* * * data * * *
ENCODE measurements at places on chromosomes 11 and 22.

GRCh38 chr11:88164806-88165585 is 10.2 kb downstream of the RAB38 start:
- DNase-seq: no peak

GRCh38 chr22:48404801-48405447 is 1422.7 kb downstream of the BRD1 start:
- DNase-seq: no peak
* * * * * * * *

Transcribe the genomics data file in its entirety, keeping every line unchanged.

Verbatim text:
ENCODE measurements at places on chromosomes 11 and 22.

GRCh38 chr11:88164806-88165585 is 10.2 kb downstream of the RAB38 start:
- DNase-seq: no peak

GRCh38 chr22:48404801-48405447 is 1422.7 kb downstream of the BRD1 start:
- DNase-seq: no peak